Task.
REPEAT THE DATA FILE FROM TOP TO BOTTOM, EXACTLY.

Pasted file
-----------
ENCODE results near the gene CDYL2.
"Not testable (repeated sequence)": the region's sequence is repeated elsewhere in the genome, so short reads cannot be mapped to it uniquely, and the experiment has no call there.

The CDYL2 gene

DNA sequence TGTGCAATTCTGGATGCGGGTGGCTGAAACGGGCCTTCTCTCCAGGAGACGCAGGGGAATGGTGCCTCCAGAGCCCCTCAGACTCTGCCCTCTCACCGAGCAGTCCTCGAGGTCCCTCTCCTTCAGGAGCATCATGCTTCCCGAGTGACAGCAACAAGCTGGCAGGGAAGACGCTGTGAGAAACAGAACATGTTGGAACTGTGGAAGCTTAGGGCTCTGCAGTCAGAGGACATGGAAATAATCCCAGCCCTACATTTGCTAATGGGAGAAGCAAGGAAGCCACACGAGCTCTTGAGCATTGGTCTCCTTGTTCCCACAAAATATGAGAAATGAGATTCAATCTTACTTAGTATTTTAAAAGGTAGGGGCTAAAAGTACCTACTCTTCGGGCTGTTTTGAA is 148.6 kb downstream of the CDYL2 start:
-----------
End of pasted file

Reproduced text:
ENCODE results near the gene CDYL2.
"Not testable (repeated sequence)": the region's sequence is repeated elsewhere in the genome, so short reads cannot be mapped to it uniquely, and the experiment has no call there.

The CDYL2 gene

DNA sequence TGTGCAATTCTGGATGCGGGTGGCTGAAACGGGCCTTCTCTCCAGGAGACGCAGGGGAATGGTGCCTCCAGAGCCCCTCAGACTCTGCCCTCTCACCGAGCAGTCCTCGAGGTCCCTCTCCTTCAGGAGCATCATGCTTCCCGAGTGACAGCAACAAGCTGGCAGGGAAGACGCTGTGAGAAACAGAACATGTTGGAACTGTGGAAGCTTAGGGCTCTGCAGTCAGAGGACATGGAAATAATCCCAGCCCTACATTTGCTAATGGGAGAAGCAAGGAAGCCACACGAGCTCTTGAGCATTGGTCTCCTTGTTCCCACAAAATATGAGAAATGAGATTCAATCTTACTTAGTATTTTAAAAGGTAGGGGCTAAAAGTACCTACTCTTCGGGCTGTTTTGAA is 148.6 kb downstream of the CDYL2 start: